Fern. She is an artist, miserably poor, but she has a lot–I mean a lot–of boyfriends who take her out to dinner, do chores around her falling-down farmhouse, treat her to mini-vacations in charming B&Bs. She is light-hearted, amusing, and sexy. How did you become involved in this case?
Fern and I went to a wedding. We sat with the other guests on the lawn of this fake Scottish castle bed & breakfast, just waiting and waiting for the bride to walk down the aisle. After observing a kerfuffle between a bridesmaid and the innkeeper, I followed them inside to the bride’s bedroom. She was dead, her body contorted, and I suspected
poison. The investigating detective asked for my help because many of the people involved in the wedding were related to the local police. Once I had my boss’s permission, I was free to work on the case, though I had to continue doing my night job buying drugs. Tell us about this case.
The timing was curious. Did someone get cold feet and want to prevent the wedding? We were interested in the groom, of course. He swore that Justine was an angel and
couldn’t possibly have had any enemies. Well, Justine may have been a lovely person but a number of people were not happy with her. One guest had lost his job after a brief affair with her. The groom’s ex-girlfriend obsessively stalked him and crashed the wedding. An angry couple blamed their daughter’s disabilities on Justine, as the midwife present at the baby’s birth. And then it turned out that Justine’s past was very different from what one would assume. She’d kept it secret, or had she? Who knew? Was there ever a time during this case that you doubted those that you normally trust?
My grandmother Fern’s motives are mixed where men are concerned. When her new boyfriend turned out to be a drug dealer, she wasn’t sure whether to believe me when I told her he was dangerous. I could only tell her so much, because any involvement was unsafe for her and me. How dangerous was it to solve this case?
In my final encounter with Justine’s murderer, I nearly lost my own life while saving a witness. Furthermore, since I was concurrently working as a drug agent, physical danger was a continued possibility. After selling me a kilo of coke, a paranoid dealer evaded arrest and came looking for me. Good times. Did working on this case affect you emotionally?
On many levels. It was my first homicide case and I wanted to solve it to prove myself. It brought back memories of my mother’s presumed death, and wanting to bring solace to Fern. The danger to Fern – my only living relative – was real. Finally, the whole issue of marriage continued to churn around in my psyche. Neither my mother nor Fern married, but I had just been dumped by my fiancé Hogan in the midst of planning my own wedding. To make matters worse, I had to work on this case with Hogan, who is a fine SBI researcher. How did this case affect your personal life?
I sleep with my dog Merle while my grandmother has all the fun, though I developed a major crush on the investigating detective who is married and therefore off-limits. Working with Hogan, a serial cheater who hadn’t quite given me up, was challenging. It was an effort to remain professional.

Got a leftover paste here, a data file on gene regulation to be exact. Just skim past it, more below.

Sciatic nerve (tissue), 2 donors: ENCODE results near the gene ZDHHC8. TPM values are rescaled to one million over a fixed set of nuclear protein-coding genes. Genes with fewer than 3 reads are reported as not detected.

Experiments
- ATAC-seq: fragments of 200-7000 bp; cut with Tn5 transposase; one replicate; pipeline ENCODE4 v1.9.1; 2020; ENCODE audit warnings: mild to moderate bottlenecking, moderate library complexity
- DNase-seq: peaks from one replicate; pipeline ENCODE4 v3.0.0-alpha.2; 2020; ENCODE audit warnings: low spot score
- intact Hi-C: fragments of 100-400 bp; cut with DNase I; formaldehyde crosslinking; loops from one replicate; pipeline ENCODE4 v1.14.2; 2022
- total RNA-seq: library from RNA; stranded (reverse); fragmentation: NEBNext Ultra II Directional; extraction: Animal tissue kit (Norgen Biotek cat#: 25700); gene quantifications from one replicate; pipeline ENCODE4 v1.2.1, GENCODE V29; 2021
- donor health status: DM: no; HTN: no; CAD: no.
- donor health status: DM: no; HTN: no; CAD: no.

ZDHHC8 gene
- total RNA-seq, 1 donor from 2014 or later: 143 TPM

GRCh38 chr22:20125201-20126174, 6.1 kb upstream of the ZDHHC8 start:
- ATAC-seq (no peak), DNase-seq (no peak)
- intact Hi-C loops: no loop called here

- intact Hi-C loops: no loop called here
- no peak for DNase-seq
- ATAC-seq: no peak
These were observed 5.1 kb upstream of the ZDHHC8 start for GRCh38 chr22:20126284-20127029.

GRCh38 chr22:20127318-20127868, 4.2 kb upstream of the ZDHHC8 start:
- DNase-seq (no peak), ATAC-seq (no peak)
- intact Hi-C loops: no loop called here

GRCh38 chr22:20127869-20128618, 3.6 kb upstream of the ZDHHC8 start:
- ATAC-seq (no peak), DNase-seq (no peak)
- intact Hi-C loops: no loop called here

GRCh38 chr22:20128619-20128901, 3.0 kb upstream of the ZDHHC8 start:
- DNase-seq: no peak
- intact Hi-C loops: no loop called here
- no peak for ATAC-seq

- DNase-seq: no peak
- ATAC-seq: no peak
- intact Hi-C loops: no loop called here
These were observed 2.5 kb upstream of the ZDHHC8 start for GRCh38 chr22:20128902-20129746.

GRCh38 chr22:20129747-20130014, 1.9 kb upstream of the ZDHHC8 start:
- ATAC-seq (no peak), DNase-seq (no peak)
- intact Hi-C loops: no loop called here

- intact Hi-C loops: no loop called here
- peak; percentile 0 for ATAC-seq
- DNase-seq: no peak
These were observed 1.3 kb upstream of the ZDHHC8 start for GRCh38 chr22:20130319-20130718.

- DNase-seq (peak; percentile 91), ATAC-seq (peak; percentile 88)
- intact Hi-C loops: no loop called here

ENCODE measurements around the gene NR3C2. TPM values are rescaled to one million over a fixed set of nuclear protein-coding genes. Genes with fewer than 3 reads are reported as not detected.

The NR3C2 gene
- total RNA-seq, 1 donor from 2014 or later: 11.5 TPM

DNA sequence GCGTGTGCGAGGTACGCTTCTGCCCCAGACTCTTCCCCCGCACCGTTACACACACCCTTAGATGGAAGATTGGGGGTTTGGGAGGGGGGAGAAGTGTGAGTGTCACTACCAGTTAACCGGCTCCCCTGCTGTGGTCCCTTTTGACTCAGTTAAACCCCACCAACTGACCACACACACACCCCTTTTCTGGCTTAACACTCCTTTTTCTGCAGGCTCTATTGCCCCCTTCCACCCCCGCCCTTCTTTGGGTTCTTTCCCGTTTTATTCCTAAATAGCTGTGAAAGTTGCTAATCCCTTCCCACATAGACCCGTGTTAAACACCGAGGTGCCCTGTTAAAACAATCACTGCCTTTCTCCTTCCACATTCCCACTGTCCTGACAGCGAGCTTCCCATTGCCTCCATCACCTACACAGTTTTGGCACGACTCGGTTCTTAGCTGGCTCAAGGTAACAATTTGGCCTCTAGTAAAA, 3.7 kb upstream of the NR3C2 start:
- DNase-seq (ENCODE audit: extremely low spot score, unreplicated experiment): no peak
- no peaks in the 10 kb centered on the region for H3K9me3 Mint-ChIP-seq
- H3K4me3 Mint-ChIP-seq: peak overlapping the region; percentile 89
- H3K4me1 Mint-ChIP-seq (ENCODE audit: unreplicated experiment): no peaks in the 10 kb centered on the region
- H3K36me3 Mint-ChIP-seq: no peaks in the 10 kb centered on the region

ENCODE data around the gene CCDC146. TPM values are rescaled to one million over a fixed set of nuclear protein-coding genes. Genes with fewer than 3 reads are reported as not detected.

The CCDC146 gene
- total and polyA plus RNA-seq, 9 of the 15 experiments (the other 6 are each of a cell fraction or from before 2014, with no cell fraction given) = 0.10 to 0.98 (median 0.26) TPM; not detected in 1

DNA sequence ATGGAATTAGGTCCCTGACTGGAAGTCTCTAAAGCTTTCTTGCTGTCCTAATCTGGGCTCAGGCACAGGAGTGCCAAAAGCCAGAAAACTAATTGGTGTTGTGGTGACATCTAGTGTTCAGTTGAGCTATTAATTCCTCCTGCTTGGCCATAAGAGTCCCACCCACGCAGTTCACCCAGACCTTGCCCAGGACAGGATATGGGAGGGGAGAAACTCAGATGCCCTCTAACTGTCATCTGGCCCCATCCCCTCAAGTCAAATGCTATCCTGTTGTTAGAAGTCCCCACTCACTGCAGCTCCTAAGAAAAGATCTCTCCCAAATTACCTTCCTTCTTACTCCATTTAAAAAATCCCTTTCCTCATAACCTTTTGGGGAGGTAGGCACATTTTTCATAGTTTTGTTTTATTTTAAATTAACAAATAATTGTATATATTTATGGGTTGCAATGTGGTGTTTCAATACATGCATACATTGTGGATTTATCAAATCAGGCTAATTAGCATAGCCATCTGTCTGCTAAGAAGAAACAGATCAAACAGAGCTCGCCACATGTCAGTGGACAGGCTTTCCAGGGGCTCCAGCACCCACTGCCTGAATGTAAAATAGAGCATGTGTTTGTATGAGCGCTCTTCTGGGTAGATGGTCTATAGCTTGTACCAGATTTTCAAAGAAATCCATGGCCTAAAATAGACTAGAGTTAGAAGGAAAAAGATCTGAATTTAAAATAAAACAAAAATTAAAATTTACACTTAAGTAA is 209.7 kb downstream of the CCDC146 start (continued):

Will you ever become a full-time homicide investigator?
Yes, tomorrow would be my preference, but my SBI boss wants me to keep buying drugs. He says I’m good at it because I don’t look like a cop. Yay for me. What do you do in your spare time?
During this case, I had none, because I had to fit the murder investigation around my regular assignment as a drug agent. I try to visit Fern a few times a week to make sure her house hasn’t fallen down yet, and go for a slow jog with my dog Merle. Guess that sounds boring, but after my workday, boring is just the ticket. Thank you for being with us today. Good luck with the …drug buying. Be sure and give Merle a treat for letting you visit with us. Karen Pullen
left a perfectly good job at an engineering consulting firm for more creative endeavors as an innkeeper and a fiction writer. Her B&B has been open for 12 years, and her fiction has been published in Every Day Fiction
, Ellery Queen Mystery Magazine
, and Spinetingler
. She earned an MFA from the Stonecoast program at the University of Southern Maine on beautiful Casco Bay. She lives in Pittsboro NC. Cold
is her first novel. She blogs at her website, www.karenpullen.com
where you can
also find details on a contest to win a weekend at Rosemary House B&B
(imagine spending a weekend in a cute artsy town and two nights in a charming historic B&B, an airjet tub for two, flickering fireplace, eggs Benedict and strawberry-topped Belgian waffles for breakfast). Cold Feet
will be published in January 2013. It’s currently available for pre-order at bookstores and online retail outlets, and should be on the street in early February.
from Blonde Demolition
by Chris Redding Trey McCrane is an agent for the Department of Homeland Security. He’s been an agent for ten years. He joined after he left a stint in the army. He was Special Forces, mostly black ops.
Agent McCrane, tell us about this case. What made it so special?
This case is special because we’ve already tried to take out this bad guy. This is the reason I’m trying to get my old partner, Mallory Sage, to come back. We have to finish this case. We left too many loose ends including Paul Stanley still out of jail. What made the case hard to solve?